ifconfig support for IEEE 802.11 wireless devices

Contact: Brooks Davis <>

Support for configuring IEEE 802.11 wireless devices via ifconfig has been committed to -current and -stable. It contains most of the functionality needed to configure an wireless device. Some missing features are being worked on including integrated support for DHCP so a single entry in /etc/rc.conf can be used to fully configure a wireless device on a DHCP lan and setting the CTS/RTS threshold. Currently the an(4) and wi(4) drivers are supported in -current and -stable with the awi(4) device supported in -current. Further work is needed to support Frequency Hopping devices such as ray(4).


Contact: Robert Watson <>

jailNG is a from-scratch rewrite of the popular jail(8) service, focusing on improved management functions, as well as more fine-grained configurability. An initial prototype has been written, based on explicitly named and configured jails, and work is proceeding on userland integration. Currently, it's not clear if the timeline for this will be 5.0-RELEASE, or 5.1-RELEASE.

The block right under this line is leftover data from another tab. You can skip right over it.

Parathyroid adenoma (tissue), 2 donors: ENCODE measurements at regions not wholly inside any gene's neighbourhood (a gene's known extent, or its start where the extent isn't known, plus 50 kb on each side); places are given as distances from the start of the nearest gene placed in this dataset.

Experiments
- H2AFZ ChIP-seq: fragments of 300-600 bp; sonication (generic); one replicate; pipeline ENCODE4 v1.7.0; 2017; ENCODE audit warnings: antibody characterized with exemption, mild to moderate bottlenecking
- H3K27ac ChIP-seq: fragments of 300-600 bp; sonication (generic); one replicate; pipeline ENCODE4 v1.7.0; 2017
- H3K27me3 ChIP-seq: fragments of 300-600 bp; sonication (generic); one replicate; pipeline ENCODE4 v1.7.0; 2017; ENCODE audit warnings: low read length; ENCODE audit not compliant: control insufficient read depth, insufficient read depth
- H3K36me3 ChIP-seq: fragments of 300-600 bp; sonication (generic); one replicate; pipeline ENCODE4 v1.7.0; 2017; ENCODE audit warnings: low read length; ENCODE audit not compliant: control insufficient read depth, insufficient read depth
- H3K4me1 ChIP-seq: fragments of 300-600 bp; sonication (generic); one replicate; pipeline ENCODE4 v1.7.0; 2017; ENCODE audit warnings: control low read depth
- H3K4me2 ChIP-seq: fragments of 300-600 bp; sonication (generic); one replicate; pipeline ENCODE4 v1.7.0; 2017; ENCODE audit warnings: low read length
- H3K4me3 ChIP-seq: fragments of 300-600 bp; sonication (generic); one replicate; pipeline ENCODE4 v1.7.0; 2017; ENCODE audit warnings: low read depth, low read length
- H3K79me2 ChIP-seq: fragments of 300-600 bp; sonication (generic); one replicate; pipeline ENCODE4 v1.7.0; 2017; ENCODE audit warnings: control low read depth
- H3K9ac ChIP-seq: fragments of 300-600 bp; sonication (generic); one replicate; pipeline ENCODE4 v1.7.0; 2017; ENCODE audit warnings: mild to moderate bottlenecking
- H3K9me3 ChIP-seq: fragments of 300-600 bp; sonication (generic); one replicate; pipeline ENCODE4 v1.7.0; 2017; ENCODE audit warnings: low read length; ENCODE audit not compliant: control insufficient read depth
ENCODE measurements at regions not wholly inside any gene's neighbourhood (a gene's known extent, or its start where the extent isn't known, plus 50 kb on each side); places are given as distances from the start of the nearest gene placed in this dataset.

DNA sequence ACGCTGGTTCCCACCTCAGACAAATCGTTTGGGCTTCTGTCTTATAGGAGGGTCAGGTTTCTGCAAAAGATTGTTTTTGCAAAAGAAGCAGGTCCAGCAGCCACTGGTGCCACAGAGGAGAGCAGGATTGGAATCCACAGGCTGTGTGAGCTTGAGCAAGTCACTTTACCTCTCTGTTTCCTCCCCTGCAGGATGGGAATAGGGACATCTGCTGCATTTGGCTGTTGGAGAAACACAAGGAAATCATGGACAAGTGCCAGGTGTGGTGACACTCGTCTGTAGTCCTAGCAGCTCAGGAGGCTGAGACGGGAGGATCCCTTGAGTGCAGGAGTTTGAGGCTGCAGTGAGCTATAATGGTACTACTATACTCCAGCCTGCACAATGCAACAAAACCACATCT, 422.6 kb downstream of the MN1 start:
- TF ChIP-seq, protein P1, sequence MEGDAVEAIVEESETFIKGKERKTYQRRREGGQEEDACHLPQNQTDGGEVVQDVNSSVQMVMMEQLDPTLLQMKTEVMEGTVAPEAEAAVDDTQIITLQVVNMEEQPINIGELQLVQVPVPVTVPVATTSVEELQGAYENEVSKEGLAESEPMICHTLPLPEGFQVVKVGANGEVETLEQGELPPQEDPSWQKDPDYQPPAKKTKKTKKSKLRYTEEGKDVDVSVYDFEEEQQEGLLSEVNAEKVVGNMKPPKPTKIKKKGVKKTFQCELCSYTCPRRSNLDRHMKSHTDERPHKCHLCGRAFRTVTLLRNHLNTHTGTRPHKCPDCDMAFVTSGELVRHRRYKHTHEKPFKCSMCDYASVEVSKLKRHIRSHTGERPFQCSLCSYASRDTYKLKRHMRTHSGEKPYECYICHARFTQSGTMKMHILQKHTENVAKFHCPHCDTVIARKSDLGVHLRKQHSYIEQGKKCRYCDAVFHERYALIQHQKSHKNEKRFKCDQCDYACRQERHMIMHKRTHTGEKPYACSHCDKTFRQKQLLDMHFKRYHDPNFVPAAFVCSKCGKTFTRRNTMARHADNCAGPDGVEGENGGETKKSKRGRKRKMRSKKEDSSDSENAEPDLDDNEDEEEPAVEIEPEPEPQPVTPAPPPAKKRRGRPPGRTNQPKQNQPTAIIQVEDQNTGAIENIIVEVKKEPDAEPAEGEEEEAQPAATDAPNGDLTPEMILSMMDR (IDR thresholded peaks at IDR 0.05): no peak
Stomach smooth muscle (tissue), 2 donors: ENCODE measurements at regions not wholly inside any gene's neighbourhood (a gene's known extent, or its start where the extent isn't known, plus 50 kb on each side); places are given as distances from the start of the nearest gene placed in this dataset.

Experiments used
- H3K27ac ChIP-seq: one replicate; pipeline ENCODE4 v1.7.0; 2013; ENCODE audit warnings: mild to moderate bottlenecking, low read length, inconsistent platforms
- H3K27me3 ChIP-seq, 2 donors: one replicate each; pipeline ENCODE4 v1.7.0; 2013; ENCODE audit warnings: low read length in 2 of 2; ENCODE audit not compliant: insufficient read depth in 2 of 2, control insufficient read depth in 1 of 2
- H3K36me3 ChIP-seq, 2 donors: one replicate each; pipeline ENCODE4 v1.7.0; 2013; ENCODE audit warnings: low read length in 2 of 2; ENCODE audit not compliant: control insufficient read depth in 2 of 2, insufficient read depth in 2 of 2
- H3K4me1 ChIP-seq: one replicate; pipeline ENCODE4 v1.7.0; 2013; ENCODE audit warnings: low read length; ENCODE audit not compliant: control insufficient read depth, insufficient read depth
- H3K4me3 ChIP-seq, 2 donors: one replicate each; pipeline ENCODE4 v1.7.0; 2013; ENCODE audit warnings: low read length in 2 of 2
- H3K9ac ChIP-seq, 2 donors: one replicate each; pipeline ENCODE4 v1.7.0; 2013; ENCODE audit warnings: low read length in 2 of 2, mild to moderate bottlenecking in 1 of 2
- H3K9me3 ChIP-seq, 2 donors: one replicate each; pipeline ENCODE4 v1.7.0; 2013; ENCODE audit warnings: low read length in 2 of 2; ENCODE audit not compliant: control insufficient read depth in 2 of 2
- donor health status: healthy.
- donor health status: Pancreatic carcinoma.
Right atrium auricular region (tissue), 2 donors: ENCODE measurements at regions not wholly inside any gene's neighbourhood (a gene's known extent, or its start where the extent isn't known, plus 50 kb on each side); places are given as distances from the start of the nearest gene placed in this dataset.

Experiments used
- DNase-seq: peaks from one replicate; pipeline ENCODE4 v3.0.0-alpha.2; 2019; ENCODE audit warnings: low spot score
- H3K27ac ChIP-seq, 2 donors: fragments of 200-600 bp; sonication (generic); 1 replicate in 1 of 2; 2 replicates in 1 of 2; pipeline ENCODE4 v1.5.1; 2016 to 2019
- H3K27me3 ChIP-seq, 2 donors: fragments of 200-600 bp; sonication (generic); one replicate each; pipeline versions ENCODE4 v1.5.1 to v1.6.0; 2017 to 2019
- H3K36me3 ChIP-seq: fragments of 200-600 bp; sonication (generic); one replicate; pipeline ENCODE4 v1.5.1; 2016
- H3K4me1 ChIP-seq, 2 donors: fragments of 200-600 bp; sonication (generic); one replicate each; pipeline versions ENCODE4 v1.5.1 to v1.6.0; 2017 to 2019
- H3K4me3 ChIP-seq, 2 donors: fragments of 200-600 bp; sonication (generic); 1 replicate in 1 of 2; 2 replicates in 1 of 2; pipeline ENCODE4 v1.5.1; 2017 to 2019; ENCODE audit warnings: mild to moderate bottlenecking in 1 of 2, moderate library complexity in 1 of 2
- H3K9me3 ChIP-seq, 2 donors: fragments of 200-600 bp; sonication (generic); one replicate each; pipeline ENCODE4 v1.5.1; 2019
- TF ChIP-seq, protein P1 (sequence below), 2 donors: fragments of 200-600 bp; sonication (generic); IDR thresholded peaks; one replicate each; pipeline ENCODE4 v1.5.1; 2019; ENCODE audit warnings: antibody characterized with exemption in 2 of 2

jpman project


Contact: Japanese Man Page Project <>

We have been working to provide Japanese version of FreeBSD online manuals, since 1996. Currently, RELENG_4 manuals are based. Translated versions are placed on doc/ja_JP.eucJP/man and provided to users using ports/japanese/man-doc. Also, we discuss about related commands (e.g. ports/japanese/man and ports/japanese/groff).

Kernel Summit - Usenix 2001


Contact: John Baldwin <>

The first FreeBSD kernel summit meeting was held June 29-30, 2001 in Boston, MA at the Usenix 2001 Annual Technical Conference. Links to a variety of files are posted on the web site.

Note: I (jhb) am still working on writing up a general summary of the meeting. When that is completed it will be posted here and mailed to the -hackers mailing list.

KSE threading the kernel


Contact: Julian Elischer <>

I'm working on multithreading the kernel. So far I have over 400KB of diffs relative to today's -current (I'm keeping my tree updated with changes as they occur rather than get hit with a big update at the end).

I have split the proc structure and am changing most of the kernel to pass around a thread identifier instead of a proc structure.

The following interfaces have been changed so far:

  • device devsw entries
  • vfs calls
  • mutexes